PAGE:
Sunday, July 10, 2016

compassion is surrender to God's mercy

15th Sunday in Ordinary Time C
Year of Mercy
10 July 2016
St. Lawrence Catholic Campus Center at the University of Kansas
Daily Readings

I'll never forget my first spiritual direction appointment in seminary.  My spiritual director asked me which character I was in the parable of the good Samaritan.  I was initially relieved when after accusing myself of being either the priest or Levite, because I don't always have compassion or like to get dragged down by other people's problems, that he told me I was neither or those characters.  Since I was a new seminarian and had left a lot behind to be of service to God's people, the next option I hoped and thought, was for the Lord to use me as a Good Samaritan to heal and care for his people as a shepherd.  I couldn't have been more wrong.  After telling me that I was neither the priest or the Levite in the story, my spiritual director told me bluntly that I was the man in the ditch.  He told me that until I identified myself in that role, I would never be a good shepherd!

Boy was he right!  The key of course to being a compassionate person is to be able to see Christ, or one's self, in the suffering of others.  As a pastor, I was asked many times to accompany people through their suffering.  I would oftentimes ask God why there was so much, and why the suffering last so long, and why it was so unfair.  The answer continues to haunt me.  So big and stubborn is my pride, so persistent is my desire to be self-sufficient and independent like the priest and the Levite in the story, that I need the presence of constant suffering and vulnerability lest my soul be lost.  To put it another way, when I ask God the question of why there is so much suffering, he asks the question back of me - why are you so proud and stubborn?  Again and again, I see that I need the suffering of others more than they need my care.  Even after 17 years now since my admonition from my first spiritual director, I still don't see myself as the man in the ditch.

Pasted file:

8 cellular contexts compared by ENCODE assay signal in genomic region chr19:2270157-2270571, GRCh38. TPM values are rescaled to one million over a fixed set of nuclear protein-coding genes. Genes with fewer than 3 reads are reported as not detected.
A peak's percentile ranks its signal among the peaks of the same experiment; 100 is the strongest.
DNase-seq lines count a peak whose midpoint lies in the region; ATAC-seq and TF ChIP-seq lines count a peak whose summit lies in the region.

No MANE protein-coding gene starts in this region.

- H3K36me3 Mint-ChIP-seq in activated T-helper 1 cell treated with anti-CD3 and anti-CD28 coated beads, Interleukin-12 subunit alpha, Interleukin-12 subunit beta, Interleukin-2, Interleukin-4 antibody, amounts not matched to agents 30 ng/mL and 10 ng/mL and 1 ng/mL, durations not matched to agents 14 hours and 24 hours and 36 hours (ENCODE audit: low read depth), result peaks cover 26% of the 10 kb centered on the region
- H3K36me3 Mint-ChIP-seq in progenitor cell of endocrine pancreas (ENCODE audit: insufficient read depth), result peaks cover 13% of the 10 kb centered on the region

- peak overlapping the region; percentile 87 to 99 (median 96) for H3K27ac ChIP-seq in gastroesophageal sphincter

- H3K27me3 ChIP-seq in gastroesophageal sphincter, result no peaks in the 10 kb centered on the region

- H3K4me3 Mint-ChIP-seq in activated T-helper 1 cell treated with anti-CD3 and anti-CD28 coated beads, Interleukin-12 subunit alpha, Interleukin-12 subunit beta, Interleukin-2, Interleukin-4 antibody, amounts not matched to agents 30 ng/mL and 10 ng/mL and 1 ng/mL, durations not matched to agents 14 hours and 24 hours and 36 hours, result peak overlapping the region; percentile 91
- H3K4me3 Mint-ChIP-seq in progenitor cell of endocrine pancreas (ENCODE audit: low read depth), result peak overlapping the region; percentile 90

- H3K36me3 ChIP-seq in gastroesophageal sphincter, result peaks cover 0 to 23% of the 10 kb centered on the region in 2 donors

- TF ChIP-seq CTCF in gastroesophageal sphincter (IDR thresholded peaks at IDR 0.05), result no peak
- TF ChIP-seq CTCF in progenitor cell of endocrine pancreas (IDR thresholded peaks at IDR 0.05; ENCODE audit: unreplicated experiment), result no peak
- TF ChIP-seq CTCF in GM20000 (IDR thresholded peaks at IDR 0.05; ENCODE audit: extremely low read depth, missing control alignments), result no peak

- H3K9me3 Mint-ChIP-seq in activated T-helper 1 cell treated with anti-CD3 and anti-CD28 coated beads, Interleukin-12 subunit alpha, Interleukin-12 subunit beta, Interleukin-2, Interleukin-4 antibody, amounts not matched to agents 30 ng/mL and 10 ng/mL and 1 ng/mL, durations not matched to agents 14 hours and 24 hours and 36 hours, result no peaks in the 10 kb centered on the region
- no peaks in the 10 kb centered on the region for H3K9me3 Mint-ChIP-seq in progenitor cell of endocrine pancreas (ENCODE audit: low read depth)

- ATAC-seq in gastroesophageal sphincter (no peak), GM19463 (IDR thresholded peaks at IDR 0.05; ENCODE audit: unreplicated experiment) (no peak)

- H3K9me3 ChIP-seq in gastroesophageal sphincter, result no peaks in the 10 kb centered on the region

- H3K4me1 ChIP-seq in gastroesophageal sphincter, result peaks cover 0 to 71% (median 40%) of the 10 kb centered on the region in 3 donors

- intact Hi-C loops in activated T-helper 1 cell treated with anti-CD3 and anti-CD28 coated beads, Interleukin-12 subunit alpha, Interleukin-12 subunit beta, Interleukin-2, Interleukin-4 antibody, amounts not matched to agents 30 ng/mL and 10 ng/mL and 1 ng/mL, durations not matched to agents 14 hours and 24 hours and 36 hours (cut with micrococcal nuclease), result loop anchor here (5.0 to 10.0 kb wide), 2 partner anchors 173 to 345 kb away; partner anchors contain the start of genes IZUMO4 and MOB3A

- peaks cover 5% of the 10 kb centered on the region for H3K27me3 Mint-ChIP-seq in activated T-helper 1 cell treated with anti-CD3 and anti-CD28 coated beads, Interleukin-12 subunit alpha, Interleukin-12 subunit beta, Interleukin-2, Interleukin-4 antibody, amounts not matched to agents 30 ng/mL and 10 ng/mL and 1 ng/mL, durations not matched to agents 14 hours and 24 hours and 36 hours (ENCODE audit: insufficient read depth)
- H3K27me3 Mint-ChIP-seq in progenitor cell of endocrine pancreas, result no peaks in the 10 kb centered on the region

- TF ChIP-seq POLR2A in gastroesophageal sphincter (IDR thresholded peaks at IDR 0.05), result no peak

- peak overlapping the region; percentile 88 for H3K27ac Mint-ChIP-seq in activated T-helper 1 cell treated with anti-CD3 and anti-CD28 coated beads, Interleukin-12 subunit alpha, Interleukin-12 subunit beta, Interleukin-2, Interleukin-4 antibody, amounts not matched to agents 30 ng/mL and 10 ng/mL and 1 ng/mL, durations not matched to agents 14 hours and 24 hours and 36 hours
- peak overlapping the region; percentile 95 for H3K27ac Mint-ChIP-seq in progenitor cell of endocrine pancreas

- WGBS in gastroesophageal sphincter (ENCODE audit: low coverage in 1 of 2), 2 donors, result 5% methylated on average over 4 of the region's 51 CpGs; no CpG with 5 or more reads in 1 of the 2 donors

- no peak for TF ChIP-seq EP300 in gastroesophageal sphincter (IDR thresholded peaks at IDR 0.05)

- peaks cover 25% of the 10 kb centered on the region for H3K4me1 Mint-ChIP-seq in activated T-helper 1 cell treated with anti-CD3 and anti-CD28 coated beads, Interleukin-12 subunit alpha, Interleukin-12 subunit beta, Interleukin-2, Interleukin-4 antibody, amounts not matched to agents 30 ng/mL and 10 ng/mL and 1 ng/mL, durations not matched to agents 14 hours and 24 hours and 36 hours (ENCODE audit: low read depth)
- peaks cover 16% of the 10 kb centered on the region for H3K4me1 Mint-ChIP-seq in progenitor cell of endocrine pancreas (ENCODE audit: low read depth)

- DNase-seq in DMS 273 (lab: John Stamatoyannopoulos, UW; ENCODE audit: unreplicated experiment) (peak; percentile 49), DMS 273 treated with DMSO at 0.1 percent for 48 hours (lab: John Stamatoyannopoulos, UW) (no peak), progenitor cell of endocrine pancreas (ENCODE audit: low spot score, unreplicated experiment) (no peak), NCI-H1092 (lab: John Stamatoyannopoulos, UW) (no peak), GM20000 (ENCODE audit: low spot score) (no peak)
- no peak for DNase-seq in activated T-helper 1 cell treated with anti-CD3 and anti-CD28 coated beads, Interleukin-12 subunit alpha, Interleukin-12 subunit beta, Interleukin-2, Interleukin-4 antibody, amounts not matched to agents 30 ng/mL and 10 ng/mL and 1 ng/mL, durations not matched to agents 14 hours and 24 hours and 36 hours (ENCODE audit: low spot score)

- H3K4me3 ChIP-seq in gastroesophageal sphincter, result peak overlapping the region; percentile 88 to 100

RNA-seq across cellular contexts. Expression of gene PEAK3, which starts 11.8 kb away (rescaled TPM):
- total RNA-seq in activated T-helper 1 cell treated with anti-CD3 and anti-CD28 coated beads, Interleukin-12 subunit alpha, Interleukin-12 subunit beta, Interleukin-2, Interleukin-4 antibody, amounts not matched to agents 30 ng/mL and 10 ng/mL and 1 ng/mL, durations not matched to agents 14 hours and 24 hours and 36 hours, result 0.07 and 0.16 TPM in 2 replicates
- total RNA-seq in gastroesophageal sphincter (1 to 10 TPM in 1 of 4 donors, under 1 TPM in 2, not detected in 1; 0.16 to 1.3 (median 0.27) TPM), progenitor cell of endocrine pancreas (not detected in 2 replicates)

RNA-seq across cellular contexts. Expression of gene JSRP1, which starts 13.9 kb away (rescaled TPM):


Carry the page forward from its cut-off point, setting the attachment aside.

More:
Jesus tells the proud young man who wishes to justify himself that if he wants life, he must love with everything that he has and everything he is.  Love is the ground of life.  There is life because God is love and He through Christ loves everything into existence.  So Jesus says it plainly.  If we love, we will live, and there will be a superabundance of life, welling up to life eternal.  If we do not love, we will die.

Moses told the people that the commandments of the Lord, the demands of loving God with all your heart, mind and strength, are not written in the sky.  They are written on the human heart.  They are closer to us than we are to ourselves.  The reason we are sinners is rather simple.  It is not so much that we resent the commands of God that are imposed on us from without. It is rather we do not have the humility to pray and to discover the commands of God that are written within ourselves.  St. Augustine perhaps put it best of all in his Confessions, saying that the Lord was within him, but he was outside of himself, and it was there that Augustine searched for God.

Certainly God can be found be looking at his creation, for as St. Paul says in his high theology for today Jesus Christ is the author of all creation.  Yet more intimately, perfectly and personally, Jesus is the Good Samaritan.  He is the one who is forgiving our sins, and binding up our wounds.  The reason we fail to be compassionate to our neighbor is really quite simple.  We are afraid to admit that we are the man in the ditch, that we need the Lord, and are afraid of being healed and set free by him.  Compassion can certainly be cultivated as a virtuous habit of the heart and will.  It is more spiritually and originally a surrender to the mercy of God.  

No comments: